69. The Project

69. The Project

From Chicken Soup for the Soul: Merry Christmas!

The Project

There is nothing more essential to getting a project off the ground than the underestimate.

~Robert Brault, rbrault.blogspot.com

Many years ago, when our oldest two children were small, we tried to think of ways to save money at Christmas. We started early in the summer and decided that we would make all the Christmas gifts for the children.

It was easy for me to decide. I said, “I will make PJs and robes for the children. And I have time to make a dress for Tina and a shirt for Rob.”

I loved to sew. So my project was simple — just get the material and patterns, and when the children were napping I would sew.

On the other hand, my husband’s project was not so simple. That summer when we visited his family in Pennsylvania, he found that his grandmother had a pattern for a wooden beanbag-toss clown. It was cute.

“This is it!” my husband exclaimed. “I will make this for the children for Christmas and they will love it. Only we will enlarge the pattern so it will stand about four feet tall. That will seem huge to the kids.”

We would make it in one room of our basement and the children would not be allowed to go into that room until Christmas. Simple — well, maybe!

We got a big piece of plywood and some paint and I helped enlarge and draw the clown. It had a big smiley hole for the mouth where you would toss the beanbags — very simple. We painted it bright orange with lots of other colorful colors on the face. I made buttons for eyes out of yellow yarn pompoms and hair out of red yarn.

My husband made a stand for it and I thought it looked very cute. But… my husband worked with electronics at that time and was not quite satisfied.

“I think that I can make the clown beep whenever a bean bag goes through the hole in his mouth. And I can make his eyes light up and flash at the same time.”

He had been working on this idea for some time and now was ready to put his theory to the test. He began his project in earnest — welding in a box to hold all the wires and getting the electrical components he needed. Before we knew it, we had spent over eighty dollars on this one gift! So much for saving money. But my husband was having the time of his life fixing this clown so it would make noise and light up.

“We need some way to wrap the clown,” my husband said one day. “But it would take a huge amount of paper.” After some thought he continued, “What if we make a cardboard playhouse for the kids?”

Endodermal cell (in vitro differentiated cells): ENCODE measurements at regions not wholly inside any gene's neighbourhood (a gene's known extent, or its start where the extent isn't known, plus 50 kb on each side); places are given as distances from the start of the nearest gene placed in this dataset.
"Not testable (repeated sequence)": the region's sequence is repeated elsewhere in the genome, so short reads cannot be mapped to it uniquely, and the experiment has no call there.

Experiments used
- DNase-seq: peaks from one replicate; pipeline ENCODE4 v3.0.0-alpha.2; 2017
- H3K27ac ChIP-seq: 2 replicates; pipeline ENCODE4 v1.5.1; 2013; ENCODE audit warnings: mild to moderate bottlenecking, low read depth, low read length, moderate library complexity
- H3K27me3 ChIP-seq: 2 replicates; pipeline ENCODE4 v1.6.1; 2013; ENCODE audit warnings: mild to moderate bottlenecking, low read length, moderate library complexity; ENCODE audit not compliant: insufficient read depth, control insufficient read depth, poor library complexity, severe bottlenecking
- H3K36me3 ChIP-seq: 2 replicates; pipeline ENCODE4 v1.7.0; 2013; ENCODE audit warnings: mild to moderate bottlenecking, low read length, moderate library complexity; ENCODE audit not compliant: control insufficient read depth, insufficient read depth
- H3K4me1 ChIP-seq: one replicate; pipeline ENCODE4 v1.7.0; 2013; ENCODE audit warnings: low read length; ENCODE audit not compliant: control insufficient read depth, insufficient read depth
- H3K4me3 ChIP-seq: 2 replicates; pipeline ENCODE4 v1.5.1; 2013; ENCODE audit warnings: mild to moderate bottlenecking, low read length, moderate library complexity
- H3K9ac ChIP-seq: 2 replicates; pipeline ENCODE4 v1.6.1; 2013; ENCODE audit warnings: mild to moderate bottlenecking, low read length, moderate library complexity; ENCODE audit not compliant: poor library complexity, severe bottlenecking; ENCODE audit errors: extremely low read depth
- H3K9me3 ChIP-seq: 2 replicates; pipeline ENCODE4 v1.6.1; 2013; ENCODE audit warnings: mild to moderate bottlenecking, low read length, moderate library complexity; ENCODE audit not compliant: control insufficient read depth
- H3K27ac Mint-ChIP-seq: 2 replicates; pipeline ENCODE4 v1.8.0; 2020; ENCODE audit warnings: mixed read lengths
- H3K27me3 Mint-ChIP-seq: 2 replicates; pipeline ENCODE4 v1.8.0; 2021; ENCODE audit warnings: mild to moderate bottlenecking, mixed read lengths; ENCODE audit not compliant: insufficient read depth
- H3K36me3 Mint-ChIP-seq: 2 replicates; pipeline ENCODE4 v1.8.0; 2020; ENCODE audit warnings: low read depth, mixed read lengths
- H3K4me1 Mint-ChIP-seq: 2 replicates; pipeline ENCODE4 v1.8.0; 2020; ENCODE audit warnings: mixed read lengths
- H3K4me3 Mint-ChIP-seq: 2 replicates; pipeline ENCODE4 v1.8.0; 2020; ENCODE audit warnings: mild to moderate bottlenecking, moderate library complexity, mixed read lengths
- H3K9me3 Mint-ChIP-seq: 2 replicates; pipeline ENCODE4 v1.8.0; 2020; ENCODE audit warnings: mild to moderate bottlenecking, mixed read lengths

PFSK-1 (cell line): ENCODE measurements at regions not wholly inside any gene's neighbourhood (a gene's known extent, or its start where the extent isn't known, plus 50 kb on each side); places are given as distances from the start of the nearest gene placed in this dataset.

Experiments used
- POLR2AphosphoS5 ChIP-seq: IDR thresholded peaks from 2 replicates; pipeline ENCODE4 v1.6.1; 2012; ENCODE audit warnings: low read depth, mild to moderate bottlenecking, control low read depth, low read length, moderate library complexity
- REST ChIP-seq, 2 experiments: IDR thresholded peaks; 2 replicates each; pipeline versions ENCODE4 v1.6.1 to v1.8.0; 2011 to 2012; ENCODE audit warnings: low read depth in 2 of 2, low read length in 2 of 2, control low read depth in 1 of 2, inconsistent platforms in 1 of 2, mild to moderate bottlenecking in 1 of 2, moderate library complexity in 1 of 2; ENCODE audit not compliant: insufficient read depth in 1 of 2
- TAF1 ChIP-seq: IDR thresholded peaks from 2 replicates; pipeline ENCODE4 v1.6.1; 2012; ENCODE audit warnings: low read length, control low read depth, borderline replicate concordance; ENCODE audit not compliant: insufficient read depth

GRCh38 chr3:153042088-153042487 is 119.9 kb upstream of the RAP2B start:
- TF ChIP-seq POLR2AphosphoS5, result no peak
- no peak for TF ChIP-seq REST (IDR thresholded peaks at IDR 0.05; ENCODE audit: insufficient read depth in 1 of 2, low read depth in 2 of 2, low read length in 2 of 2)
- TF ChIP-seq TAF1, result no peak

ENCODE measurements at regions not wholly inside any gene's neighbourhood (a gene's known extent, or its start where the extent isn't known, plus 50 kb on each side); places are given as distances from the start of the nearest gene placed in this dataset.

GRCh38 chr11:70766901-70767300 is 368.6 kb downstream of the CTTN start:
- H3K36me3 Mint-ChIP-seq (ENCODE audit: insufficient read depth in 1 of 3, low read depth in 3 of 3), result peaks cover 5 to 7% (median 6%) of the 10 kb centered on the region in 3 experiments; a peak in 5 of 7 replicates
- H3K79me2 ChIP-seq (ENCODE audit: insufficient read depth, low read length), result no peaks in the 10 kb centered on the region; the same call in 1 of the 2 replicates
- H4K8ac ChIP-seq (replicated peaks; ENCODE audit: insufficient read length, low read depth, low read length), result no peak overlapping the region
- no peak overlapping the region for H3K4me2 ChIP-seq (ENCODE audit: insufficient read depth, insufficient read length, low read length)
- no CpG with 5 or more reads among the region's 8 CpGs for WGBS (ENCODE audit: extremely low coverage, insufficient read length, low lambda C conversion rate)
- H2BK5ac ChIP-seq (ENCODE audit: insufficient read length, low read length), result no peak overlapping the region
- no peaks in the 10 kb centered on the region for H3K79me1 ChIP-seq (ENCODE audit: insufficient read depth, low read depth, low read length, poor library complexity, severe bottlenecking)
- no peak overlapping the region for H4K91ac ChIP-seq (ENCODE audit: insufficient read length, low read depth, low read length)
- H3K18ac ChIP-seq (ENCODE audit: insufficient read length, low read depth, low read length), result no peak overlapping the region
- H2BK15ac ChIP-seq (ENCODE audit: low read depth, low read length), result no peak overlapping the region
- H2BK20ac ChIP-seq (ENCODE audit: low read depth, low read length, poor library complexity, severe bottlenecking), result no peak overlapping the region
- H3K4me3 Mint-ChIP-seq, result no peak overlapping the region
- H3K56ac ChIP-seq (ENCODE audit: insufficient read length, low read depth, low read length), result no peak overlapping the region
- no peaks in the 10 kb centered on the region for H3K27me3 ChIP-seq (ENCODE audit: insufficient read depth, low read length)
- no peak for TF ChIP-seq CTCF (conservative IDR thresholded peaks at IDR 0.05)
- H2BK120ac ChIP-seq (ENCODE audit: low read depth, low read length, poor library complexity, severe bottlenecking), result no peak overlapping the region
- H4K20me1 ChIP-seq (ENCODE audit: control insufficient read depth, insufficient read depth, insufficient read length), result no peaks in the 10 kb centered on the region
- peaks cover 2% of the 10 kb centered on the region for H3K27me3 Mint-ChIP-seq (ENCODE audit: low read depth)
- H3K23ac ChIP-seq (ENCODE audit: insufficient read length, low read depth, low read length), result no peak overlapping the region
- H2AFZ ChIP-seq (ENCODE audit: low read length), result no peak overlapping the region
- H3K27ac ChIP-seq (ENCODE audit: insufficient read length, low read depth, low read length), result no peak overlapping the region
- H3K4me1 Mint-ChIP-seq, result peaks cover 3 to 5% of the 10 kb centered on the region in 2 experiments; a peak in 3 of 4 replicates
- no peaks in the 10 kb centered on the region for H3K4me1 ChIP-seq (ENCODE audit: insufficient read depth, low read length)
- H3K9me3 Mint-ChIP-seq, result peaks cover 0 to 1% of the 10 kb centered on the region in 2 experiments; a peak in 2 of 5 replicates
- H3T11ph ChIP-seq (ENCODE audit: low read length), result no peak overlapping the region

“A playhouse?” I questioned.

“Yes,” he responded, “we will get some big pieces of cardboard and a few 2x2s to make it sturdier and build the house over the clown so the children will be surprised when they open the door. There will be our big clown inside.”

I thought it might be a fun idea so he went to the furniture store and asked for some big boxes, which they were glad to get rid of. Once again we worked on this project after the children were in bed at night. This one did not cost much because we used the leftover paint from the clown and the cardboard was free. It turned out to be a cute little house with windows and doors that could be opened and a roof that could be removed.

Christmas Eve finally came. We were anxious to get the kids into bed so we could get the clown out of the basement and set it up. We put the house up and over the top of the clown and put the roof on. We were excited to see what the kids’ reactions would be in the morning.

Christmas morning arrived and the children opened their PJs and robes and dress and shirt that I had made that were under the Christmas tree. They also had gifts from grandparents, so they were happy with what they got. But then the big moment arrived!

“Let’s go downstairs.” We all went together, and there, in the middle of the floor, sat the house. The children could not believe their eyes! They had a playhouse! They hurried over to go inside but much to their surprise the house was already occupied. They stepped back, not sure what to think.

My husband could wait no longer. “Let’s get him out!” he exclaimed.

And immediately he dismantled the house. The children stood in shock as my husband removed the roof and had me help him lift the house up and over the clown. My husband quickly plugged in the clown and said, “Watch what happens when I throw this beanbag into his mouth.”

The first beanbag he threw went straight into the clown’s mouth and the clown began to beep and his eyes began to flash. Both children began to cry!

They were so confused! Here sat the playhouse they thought they were getting and then it was taken apart. And here was a clown bigger than they were, with eyes flashing and making a lot of noise. For one second I wanted to laugh. All our Christmas plans hinged on this clown and now it scared the children half to death.

When we finally calmed them down and put their playhouse back together, everything was okay. It took a little time for them to warm up to the clown, but once they did, he provided many hours of fun for the whole family.

More than forty years later we still have that clown at our house. His eyes no longer flash and he no longer makes noise when you throw a beanbag into his mouth, but we do occasionally get him out and have a beanbag contest or take him to some children’s activity. And we fondly recall the Christmas we “saved money” by making our gifts.

~Shirley M. Oakes

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